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Week of 28 February 2011

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Monday, 28 February 2011
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09:46 - Disturbing article in the paper this morning about health inspections of North Carolina restaurants. Of about 375,000 inspections, nearly all of them resulted in an A rating. Only about 5,000 of them resulted in C ratings, and only 17 of the 375,000 resulted in failing ratings. Nor is this a matter of inspectors being bribed or going too easy on the restaurants they're inspecting. The inspectors are actually constrained by regulation from awarding low grades to restaurants that any normal person would award a failing rating. Apparently, it's actually not just possible but routine for restaurants infested with cockroaches to receive A ratings. I suspect other states are similarly lax.

With my self-imposed deadline of 15 May to start shipping the microchemistry kits, I'm going to a 4:3 schedule. Mondays through Thursdays I'll devote to the home biology book. Fridays and the weekends will be devoted to the microchemistry kit. There's really not that much left to do on the microchemistry kits, other than administrative details. The documentation needs a bit of polishing, and I need to pick up a few final pieces locally. Stuff like copper wire, steel wool, cotton balls, toothpicks, and so on.

Next weekend, we'll build a bench in the unfinished area of the basement, which'll serve as a staging area for assembling the kits.


Tuesday, 1 March 2011
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10:25 - Barbara sent me a link to a video of Paige the Border Collie making breakfast. It's currently on the top of the playlist on Paige's YouTube channel. Other breeds can be trained; Border Collies can be educated. (Incidentally, those of you who aren't dog owners probably assume that after the video ended Lauren gave the waffle to Paige or threw it away; I'm betting Lauren ate it herself. Well, I'm sure she gave Paige part of it.)

According to my 4:3 schedule, I should be working on biology lab stuff today, but I was in the middle of a lab session on synthesizing esters for the microchemistry kit so I decided to finish it up. Maybe I'll whip up some isoamyl acetate, which smells like bananas. It also attracts bees from great distances and excites them into a stinging frenzy. Years ago, I suggested isoamyl acetate incorporated into suntan lotion as a subtle murder weapon to novelist Peter Robinson, but I guess he decided not to use it.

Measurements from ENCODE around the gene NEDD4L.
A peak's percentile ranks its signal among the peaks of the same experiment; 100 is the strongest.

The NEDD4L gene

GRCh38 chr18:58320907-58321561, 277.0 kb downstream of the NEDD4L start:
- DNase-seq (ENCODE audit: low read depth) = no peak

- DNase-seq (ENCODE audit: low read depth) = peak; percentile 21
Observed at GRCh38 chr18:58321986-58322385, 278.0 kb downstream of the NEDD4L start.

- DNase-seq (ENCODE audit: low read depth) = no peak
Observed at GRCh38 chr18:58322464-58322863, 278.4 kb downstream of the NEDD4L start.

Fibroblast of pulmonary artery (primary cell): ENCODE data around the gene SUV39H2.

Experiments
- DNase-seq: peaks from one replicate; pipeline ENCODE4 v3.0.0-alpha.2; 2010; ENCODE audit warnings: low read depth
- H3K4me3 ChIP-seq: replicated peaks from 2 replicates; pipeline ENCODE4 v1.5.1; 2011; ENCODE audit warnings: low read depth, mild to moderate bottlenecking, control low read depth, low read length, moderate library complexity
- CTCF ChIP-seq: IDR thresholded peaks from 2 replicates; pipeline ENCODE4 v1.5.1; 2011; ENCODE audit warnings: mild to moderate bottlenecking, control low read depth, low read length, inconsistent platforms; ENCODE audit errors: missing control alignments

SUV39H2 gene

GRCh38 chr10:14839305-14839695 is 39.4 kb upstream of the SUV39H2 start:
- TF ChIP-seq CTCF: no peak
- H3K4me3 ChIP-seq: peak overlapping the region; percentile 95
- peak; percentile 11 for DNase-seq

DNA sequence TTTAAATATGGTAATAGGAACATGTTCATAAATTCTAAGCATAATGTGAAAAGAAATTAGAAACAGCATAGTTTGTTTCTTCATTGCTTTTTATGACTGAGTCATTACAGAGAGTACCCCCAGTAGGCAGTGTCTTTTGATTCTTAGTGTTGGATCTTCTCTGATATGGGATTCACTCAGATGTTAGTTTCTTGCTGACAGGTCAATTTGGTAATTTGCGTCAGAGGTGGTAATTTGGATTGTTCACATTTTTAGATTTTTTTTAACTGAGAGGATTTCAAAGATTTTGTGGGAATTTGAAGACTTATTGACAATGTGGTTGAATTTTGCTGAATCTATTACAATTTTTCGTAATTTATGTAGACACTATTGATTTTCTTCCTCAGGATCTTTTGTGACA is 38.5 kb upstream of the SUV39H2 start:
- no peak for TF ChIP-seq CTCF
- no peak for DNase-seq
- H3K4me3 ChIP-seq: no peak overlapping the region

Free Kindle ebook of the day: Breakthrough!: How the 10 Greatest Discoveries in Medicine Saved Millions and Changed Our View of the World


Wednesday, 2 March 2011
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10:27 - What is it about US politicians, who always seem to act first and think later, if ever? Just because Libya is in turmoil doesn't mean the US has to do anything about it. At most, the US government should concern itself with getting our own people out of there, which has apparently been done. Why, then, have we moved a carrier and other assets into position off the Libyan coast? What happens in Libya is none of our business, and certainly not our responsibility. I don't really care what happens in Libya, or Egypt, or anywhere else in islam. I don't like any of the sides, and it doesn't matter much which ends up on top. They all hate us anyway.

Ultimately, I think it comes down to the old saying about when all you have is a hammer. We have lots of hammers. They're called carrier strike groups. They cost an unbelievable amount of money to build and maintain, so I guess our politicians feel compelled to use them. The only thing they're good for is projecting power to influence events in other countries, which is something we shouldn't be doing anyway.

With all this talk about the budget crisis, I have an obvious suggestion: let's mothball all or at least most of those carrier strike groups. We have 11 of them now, which is about 9 or 10 too many. Maybe keep one or two active just in case someone really pisses us off. In addition to the obvious money savings, direct and indirect, that would also greatly reduce our ability to intervene in things that are none of our business.

While we're at it, we need to be looking at other serious cuts in the so-called defense budget, which is at least 10 times larger than it should be. The truth is, we don't have a defense budget; we have an offense budget. Or, more properly, an intervention budget. We should be spending only enough to protect the US from invasion, which can be accomplished for a tiny fraction of what we spend now. We also need to maintain deterrent capabilities, for which we need only warheads and the means to deliver them. Turning a target into a smoking heap of rubble is sufficient; we don't need to be able to put forces on the ground, let alone keep them there for years on end.


Thursday, 3 March 2011